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Woman sues Arkansas State Police for turning over car



Courtesy of Denton & Zachary, PLLC.

A screenshot from a dashcam video shows Rodney Dunn, an Arkansas State Trooper inspecting Nicole Harper’s car after it overturned in July 2020.

On the night of July 9, 2020, Nicole Harper went to bed crying. Thinking she wasn̵

7;t pregnant after Arkansas State Police — using police force to end a car chase — flipped her car on the highway after he accused her of not doing it. Drive fast enough while the car stops.

After the accident An emergency room doctor told Harper. who at that time was two months pregnant saying “not all pregnancy is possible” and he did not detect a heartbeat. Her attorney, Andrew Norwood, told BuzzFeed News on Friday.

However, the next day, doctors detected a heartbeat. and Harper, who spent many years conceiving. Now the mother of a four-month-old baby, Norwood said.

Courtesy of Denton & Zachary, PLLC.

Nicole Harper and her children

But Harper is suing the state troopers for the charges. “Negligence,” a “precise immobilization technique,” or PIT, is a driving style used by law enforcement that can have serious consequences.

In a civil lawsuit filed last month, Harper alleged that Rodney K. Dunn’s use of state trooper PIT flipped her car and “Putting her life and the life of her unborn child at risk.”

Harper is seeking damages after she receives it. “Body wounds mental anguish humiliation and shame,” the lawsuit said.

She also battled two criminal charges against her of speeding 1 to 15 miles over the limit and failing to succumb to an emergency vehicle. her lawyer said. A criminal trial is scheduled for November.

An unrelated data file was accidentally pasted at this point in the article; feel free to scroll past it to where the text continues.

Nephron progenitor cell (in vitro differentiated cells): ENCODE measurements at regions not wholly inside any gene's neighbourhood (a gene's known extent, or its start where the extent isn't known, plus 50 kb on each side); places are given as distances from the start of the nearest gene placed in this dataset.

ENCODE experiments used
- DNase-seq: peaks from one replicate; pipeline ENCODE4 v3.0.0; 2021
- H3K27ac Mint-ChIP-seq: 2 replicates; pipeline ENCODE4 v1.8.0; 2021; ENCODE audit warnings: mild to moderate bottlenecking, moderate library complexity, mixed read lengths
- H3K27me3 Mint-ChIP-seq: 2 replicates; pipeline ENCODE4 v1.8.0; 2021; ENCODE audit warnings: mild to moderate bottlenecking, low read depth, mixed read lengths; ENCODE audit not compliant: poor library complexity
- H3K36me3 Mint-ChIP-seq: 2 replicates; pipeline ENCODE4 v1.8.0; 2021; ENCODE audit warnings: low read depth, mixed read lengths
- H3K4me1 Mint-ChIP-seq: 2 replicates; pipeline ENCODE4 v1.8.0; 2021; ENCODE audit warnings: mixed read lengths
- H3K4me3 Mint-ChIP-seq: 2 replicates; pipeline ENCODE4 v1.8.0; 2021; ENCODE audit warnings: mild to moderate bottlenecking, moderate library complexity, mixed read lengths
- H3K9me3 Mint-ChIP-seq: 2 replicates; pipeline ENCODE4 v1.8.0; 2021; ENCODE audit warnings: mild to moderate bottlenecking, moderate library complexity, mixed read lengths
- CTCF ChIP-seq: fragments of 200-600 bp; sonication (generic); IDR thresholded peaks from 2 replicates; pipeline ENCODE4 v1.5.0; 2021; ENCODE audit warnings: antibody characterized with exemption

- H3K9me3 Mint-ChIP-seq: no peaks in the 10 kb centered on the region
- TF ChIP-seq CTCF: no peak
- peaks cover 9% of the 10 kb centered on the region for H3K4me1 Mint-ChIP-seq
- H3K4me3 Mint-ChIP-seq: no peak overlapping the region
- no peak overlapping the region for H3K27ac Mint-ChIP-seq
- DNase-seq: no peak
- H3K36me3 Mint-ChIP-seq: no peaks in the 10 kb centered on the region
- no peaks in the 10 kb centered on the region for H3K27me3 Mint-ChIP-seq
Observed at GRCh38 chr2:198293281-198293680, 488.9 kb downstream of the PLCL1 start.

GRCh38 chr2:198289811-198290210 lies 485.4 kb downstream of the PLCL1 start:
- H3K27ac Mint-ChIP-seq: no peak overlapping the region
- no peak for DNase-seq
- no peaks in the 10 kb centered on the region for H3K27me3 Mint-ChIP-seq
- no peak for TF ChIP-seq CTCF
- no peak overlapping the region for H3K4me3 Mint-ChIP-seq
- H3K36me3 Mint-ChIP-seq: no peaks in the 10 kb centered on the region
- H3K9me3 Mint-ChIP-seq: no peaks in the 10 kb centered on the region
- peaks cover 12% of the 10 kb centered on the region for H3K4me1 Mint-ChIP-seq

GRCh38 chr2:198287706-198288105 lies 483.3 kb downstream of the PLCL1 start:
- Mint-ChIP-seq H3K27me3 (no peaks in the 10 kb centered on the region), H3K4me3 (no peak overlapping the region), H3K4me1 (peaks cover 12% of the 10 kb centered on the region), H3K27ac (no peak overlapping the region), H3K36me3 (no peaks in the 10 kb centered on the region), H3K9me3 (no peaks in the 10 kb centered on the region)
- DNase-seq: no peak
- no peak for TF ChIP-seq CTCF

While the civil lawsuit alleges that Harper suffered severe bodily injury, Norwood declined to elaborate on these, but said the “mental damage she suffered was worse than physical abuse.”

“She doesn’t want money. She wants PIT to reevaluate the policy,” Norwood said. “You shouldn’t flip someone’s car for minimal traffic violations.”

Arkansas State Police declined to comment. by referring to the case under consideration But a spokesman said on Friday that the agency “continues to instruct and train state soldiers in comprehensive emergency vehicle operations training. This includes the approved procedures for using PIT.”

Norwood said Harper was not trying to escape from the police. And she poses no threat to anyone during the chase. Norwood said it was a victimless crime that required officers to exert excessive and unreasonable force against her.

This is Bean. Nicole Harper was taken by the Arkansas State Troopers. she pulled to the side open her danger and looking for an exit, he waited 20 seconds and then used a PIT maneuver to flip her car. she is pregnant

11:22 a.m. – 09 Jun. 2021

Twitter: @sawyerhackett

That night, Harper was driving home alone on U.S. Highway 67/167 after watching a movie with family members when Dunn began stopping traffic to go 84 mph in a 70 mph zone.